Preview: Women's SEC Tourney
The Lady Vols already have the No. 1 seed in the league tourney, which gets underway Wednesday with the No. 12-13 game.
Tennessee, picked by the league's coaches to finish fifth in the SEC in Holly Warlick's first season as head coach, was tripped up just twice in conference play.
Their first league loss was to Missouri on Feb. 3, which you might call quite improbable considering the Tigers finished their inaugural season in the SEC 6-10. But, in fact, Missouri proved itself a dangerous team when it was hitting 3-pointers; the Tigers set a league record with 253 this season. The previous mark was 248 by South Carolina in 1994.
The Lady Vols regrouped after that loss, just as they did in a season-opening stumble at Chattanooga. Which, let's be frank, was a blow to their pride. But it was also a good lesson for the young Tennessee players that nothing was going to come easy this season -- and it hasn't.
Like countless other squads, the Lady Vols have been very much affected by injuries. Among them is sophomore forward Isabelle Harrison, who has missed eight games, including Sunday’s contest; she suffered another injury Thursday after being out almost a month.
But with the steady improvement of freshman Bashaara Graves and sophomore Cierra Burdick (when she was healthy), the unrelenting competitiveness of junior Meighan Simmons, and the senior leadership of Taber Spani and Kamiko Williams, Tennessee has overcome a multitude of challenges. Spani and Williams, who left Sunday's game with an ankle injury, will be going for their fourth consecutive SEC tourney title. No program has ever won the event four times in a row.
The Lady Vols, who won their 17th SEC tournament last year, will open play at noon ET Friday against the winner of No. 8 seed Arkansas versus No. 9 Florida.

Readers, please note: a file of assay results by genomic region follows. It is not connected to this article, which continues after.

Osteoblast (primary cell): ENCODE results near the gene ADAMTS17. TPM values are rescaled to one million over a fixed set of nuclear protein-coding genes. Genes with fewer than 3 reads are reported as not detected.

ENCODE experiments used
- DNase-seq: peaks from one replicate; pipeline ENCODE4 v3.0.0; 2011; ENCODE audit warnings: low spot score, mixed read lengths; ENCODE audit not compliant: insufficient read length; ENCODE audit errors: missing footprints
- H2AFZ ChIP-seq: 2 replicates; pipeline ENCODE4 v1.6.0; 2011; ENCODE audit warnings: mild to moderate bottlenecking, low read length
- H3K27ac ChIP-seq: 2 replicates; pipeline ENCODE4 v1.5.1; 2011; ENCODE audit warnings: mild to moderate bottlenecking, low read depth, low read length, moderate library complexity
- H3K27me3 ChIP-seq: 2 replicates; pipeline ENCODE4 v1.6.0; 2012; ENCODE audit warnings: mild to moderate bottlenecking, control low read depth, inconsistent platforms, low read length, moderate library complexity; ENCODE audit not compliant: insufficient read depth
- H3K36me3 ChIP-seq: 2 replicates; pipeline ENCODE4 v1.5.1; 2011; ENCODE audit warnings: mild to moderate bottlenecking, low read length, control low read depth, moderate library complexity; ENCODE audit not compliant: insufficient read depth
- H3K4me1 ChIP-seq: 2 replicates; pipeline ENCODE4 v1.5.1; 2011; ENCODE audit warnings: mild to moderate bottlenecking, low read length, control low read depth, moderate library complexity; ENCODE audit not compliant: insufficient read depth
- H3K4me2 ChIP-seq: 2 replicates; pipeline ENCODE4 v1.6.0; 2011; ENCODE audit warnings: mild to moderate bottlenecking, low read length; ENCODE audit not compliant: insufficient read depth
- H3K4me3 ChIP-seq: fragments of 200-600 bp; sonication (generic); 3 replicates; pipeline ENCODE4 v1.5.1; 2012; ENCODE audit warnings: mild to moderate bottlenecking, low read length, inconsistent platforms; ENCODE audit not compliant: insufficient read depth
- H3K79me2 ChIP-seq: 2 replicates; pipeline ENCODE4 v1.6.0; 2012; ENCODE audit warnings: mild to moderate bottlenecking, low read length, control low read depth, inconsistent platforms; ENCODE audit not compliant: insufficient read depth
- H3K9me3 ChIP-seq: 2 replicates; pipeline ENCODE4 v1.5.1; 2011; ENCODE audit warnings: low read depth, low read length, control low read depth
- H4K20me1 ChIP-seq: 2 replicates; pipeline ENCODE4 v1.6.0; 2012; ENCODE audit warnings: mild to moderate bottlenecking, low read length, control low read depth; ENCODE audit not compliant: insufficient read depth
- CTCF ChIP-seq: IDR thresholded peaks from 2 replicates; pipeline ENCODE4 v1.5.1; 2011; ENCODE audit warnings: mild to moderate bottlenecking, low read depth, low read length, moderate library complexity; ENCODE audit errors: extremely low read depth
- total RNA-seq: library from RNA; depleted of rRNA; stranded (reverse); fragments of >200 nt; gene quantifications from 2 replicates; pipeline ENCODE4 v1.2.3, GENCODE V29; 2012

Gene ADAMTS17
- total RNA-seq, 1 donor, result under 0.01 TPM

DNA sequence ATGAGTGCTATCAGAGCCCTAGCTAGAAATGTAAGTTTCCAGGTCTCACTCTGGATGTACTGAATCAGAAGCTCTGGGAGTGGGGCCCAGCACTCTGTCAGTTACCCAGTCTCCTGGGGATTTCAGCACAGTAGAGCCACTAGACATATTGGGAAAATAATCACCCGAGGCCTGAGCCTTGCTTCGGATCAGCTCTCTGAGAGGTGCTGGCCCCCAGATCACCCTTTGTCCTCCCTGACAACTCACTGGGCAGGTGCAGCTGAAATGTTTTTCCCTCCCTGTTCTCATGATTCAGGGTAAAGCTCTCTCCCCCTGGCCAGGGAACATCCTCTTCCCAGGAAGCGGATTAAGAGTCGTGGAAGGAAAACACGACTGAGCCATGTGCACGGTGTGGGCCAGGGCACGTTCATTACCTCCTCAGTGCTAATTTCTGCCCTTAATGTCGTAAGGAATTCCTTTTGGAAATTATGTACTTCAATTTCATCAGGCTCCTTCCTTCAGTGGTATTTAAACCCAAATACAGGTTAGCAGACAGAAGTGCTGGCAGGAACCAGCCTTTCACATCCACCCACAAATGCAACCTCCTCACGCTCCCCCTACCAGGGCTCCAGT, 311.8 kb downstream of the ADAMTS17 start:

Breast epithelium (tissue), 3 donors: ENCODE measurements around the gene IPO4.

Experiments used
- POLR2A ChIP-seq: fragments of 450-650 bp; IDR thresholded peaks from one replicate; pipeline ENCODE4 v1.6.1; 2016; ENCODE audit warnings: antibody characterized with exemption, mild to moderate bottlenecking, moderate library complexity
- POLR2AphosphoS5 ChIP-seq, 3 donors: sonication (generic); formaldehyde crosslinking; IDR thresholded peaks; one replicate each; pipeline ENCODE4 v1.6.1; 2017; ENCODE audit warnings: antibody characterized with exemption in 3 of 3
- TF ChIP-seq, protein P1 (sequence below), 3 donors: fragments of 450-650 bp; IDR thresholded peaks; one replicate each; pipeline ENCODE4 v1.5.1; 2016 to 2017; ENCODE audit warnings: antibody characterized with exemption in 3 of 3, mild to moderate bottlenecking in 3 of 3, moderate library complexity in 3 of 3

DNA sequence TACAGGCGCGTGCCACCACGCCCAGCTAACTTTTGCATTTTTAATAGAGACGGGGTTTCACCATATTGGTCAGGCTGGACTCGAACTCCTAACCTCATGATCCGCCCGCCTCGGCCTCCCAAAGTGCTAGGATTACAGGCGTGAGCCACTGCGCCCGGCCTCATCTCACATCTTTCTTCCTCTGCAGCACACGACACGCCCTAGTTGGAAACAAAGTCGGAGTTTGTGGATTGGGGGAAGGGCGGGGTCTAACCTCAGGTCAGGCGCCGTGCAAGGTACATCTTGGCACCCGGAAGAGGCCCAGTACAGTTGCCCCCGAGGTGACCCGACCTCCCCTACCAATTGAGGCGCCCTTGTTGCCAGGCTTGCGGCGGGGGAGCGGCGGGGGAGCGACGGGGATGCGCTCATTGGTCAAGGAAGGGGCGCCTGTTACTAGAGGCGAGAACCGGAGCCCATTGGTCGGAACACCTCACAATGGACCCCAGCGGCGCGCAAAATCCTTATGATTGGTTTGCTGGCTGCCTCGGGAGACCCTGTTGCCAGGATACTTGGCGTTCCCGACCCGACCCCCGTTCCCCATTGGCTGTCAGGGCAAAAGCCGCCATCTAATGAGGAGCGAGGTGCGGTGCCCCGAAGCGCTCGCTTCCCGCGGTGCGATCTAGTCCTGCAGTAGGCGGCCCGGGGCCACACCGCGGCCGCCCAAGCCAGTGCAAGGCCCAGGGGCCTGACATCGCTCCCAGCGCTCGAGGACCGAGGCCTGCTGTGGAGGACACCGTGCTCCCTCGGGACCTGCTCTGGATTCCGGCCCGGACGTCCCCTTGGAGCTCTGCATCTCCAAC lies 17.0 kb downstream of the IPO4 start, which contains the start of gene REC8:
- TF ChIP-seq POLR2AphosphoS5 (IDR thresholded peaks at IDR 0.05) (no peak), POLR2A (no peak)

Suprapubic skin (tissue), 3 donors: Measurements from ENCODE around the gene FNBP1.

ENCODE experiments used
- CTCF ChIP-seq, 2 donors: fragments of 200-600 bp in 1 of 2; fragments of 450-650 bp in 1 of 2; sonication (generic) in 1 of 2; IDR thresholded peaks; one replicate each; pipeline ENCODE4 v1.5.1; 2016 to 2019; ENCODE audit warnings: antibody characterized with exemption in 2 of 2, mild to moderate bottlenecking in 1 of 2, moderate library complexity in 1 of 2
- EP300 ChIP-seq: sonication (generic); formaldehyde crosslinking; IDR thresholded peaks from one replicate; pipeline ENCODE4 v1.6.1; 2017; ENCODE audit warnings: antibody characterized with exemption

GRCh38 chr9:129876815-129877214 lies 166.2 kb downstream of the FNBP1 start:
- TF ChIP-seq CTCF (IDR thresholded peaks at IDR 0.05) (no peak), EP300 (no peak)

Kentucky is the No. 2 seed, and on Friday will face the winner of No. 7 Vanderbilt versus No. 10 Missouri. A'dia Mathies, who helped Kentucky make the Elite Eight as a freshman in 2010 and as a junior last year, went out of Memorial Coliseum for the last time as a winner, scoring 16 points Sunday.
The Wildcats were picked to win the SEC, but instead were second at 13-3. Their losses were at South Carolina (by five), at home to Georgia (by four), and at LSU (by four).
So might any of those three teams challenge for the SEC tournament title? And how about Texas A&M, which is in its first year in the league?
We'll start with No. 3 seed Georgia, the "home" team, so to speak, with the tournament in the Peach State. The question is, will Georgia bring its offense along on the hour's drive west from Athens to Duluth?
The Lady Bulldogs don't need a lot of points, as they are most comfortable with games in the 50s and 60s. But they can't afford a freeze-out like they endured at Mississippi State, with a 50-38 loss last Thursday. Georgia's last SEC tourney title came in 2001.
Texas A&M is the No. 4 seed, but the Aggies have been in a slump to close out the regular season, losing four of their last five. South Carolina, the No. 5 seed, got stung by a huge game from Missouri's Bri Kulas in a 65-58 loss last week. The Gamecocks, who have never won the SEC tournament, are 3-3 in their last six games.
The hottest team in the league is No.6 seed LSU, which has played its way into the NCAA tournament field with six wins in a row. Last year, LSU was the No. 4 seed and made it to the SEC final.
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